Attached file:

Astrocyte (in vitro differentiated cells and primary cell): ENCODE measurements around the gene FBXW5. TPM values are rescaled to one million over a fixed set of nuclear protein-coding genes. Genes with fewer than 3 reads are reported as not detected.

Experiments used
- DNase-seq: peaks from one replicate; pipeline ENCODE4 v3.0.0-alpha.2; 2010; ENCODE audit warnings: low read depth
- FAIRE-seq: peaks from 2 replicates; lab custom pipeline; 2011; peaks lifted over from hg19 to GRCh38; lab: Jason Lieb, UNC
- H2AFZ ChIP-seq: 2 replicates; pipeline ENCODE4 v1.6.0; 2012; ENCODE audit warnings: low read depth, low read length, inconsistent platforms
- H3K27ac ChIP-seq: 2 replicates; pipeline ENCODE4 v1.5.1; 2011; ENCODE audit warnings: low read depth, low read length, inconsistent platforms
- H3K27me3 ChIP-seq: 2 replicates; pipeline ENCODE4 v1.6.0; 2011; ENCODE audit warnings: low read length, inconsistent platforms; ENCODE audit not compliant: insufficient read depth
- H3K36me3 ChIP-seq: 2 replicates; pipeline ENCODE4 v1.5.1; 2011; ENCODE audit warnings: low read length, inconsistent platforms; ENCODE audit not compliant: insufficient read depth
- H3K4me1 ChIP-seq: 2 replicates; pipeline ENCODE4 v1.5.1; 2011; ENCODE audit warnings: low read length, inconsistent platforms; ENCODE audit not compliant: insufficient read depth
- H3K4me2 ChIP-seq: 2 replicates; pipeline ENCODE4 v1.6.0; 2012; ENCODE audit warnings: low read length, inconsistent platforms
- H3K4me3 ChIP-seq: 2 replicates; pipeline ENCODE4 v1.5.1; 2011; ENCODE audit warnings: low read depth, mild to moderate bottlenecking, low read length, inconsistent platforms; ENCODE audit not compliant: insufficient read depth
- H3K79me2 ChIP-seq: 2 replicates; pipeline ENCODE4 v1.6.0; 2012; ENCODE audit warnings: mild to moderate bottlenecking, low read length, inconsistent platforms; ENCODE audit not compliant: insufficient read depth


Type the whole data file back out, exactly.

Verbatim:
Astrocyte (in vitro differentiated cells and primary cell): ENCODE measurements around the gene FBXW5. TPM values are rescaled to one million over a fixed set of nuclear protein-coding genes. Genes with fewer than 3 reads are reported as not detected.

Experiments used
- DNase-seq: peaks from one replicate; pipeline ENCODE4 v3.0.0-alpha.2; 2010; ENCODE audit warnings: low read depth
- FAIRE-seq: peaks from 2 replicates; lab custom pipeline; 2011; peaks lifted over from hg19 to GRCh38; lab: Jason Lieb, UNC
- H2AFZ ChIP-seq: 2 replicates; pipeline ENCODE4 v1.6.0; 2012; ENCODE audit warnings: low read depth, low read length, inconsistent platforms
- H3K27ac ChIP-seq: 2 replicates; pipeline ENCODE4 v1.5.1; 2011; ENCODE audit warnings: low read depth, low read length, inconsistent platforms
- H3K27me3 ChIP-seq: 2 replicates; pipeline ENCODE4 v1.6.0; 2011; ENCODE audit warnings: low read length, inconsistent platforms; ENCODE audit not compliant: insufficient read depth
- H3K36me3 ChIP-seq: 2 replicates; pipeline ENCODE4 v1.5.1; 2011; ENCODE audit warnings: low read length, inconsistent platforms; ENCODE audit not compliant: insufficient read depth
- H3K4me1 ChIP-seq: 2 replicates; pipeline ENCODE4 v1.5.1; 2011; ENCODE audit warnings: low read length, inconsistent platforms; ENCODE audit not compliant: insufficient read depth
- H3K4me2 ChIP-seq: 2 replicates; pipeline ENCODE4 v1.6.0; 2012; ENCODE audit warnings: low read length, inconsistent platforms
- H3K4me3 ChIP-seq: 2 replicates; pipeline ENCODE4 v1.5.1; 2011; ENCODE audit warnings: low read depth, mild to moderate bottlenecking, low read length, inconsistent platforms; ENCODE audit not compliant: insufficient read depth
- H3K79me2 ChIP-seq: 2 replicates; pipeline ENCODE4 v1.6.0; 2012; ENCODE audit warnings: mild to moderate bottlenecking, low read length, inconsistent platforms; ENCODE audit not compliant: insufficient read depth